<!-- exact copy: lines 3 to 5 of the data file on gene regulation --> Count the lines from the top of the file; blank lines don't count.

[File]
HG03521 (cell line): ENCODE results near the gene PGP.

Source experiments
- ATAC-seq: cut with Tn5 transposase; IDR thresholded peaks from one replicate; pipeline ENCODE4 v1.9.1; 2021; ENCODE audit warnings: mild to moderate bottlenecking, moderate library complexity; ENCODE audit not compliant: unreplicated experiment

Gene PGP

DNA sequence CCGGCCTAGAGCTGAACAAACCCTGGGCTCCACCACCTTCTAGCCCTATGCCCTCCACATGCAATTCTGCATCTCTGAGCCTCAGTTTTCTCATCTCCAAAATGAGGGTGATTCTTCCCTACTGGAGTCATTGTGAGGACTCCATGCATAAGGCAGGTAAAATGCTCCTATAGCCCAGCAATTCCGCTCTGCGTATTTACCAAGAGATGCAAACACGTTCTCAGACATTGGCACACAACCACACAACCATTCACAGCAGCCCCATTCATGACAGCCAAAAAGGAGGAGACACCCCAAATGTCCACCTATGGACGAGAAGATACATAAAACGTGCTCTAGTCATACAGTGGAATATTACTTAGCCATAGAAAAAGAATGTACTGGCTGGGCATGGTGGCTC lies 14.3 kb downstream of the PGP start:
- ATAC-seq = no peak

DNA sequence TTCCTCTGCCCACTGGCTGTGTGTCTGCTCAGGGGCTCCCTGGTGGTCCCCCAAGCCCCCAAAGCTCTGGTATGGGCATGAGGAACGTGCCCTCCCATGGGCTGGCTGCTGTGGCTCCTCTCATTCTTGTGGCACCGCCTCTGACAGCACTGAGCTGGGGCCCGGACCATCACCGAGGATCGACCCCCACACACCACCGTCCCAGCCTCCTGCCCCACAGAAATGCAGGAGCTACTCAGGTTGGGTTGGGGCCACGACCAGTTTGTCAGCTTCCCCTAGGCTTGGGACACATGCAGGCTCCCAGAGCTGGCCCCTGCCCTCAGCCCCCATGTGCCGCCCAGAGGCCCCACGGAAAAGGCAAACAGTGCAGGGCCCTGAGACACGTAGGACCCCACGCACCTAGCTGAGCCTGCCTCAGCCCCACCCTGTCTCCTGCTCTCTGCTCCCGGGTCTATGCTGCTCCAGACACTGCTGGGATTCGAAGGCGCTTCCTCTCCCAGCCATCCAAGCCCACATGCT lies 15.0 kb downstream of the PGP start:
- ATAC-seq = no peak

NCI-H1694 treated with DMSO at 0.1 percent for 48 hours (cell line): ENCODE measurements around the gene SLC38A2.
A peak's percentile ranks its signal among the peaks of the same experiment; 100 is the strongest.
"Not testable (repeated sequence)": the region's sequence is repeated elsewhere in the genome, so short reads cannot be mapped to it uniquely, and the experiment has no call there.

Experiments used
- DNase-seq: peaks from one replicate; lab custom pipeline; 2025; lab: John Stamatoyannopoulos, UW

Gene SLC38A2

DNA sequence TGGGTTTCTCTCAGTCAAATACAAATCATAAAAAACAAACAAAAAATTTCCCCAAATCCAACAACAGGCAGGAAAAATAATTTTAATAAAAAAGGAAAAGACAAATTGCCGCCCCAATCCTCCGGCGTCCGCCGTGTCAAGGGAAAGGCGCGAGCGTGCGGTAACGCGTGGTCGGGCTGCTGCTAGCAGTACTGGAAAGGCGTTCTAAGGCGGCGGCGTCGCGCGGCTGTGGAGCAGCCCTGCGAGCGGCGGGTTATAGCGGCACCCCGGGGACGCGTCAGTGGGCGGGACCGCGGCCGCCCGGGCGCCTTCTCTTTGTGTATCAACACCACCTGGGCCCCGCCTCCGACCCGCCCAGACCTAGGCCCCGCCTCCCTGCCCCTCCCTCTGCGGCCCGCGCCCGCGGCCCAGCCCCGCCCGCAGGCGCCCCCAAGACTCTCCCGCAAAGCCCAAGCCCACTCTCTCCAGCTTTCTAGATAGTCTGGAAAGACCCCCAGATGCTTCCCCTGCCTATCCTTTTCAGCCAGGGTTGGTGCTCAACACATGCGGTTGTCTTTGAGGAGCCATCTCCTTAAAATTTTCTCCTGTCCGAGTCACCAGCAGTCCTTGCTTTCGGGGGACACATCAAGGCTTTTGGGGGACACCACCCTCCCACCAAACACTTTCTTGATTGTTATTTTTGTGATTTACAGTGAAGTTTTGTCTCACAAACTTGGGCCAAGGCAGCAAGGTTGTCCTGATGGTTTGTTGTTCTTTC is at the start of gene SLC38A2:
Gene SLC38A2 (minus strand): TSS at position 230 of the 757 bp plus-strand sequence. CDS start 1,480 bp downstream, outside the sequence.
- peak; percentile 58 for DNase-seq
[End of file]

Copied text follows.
- ATAC-seq: cut with Tn5 transposase; IDR thresholded peaks from one replicate; pipeline ENCODE4 v1.9.1; 2021; ENCODE audit warnings: mild to moderate bottlenecking, moderate library complexity; ENCODE audit not compliant: unreplicated experiment

Gene PGP

DNA sequence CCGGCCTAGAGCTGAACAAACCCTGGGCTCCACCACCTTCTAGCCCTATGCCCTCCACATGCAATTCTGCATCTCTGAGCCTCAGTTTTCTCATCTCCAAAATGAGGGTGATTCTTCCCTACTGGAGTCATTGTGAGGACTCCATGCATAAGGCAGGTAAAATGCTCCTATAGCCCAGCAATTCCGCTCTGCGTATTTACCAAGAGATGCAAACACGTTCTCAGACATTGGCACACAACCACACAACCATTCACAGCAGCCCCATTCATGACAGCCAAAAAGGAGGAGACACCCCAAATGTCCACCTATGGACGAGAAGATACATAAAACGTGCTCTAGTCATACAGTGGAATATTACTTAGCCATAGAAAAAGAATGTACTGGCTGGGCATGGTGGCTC lies 14.3 kb downstream of the PGP start: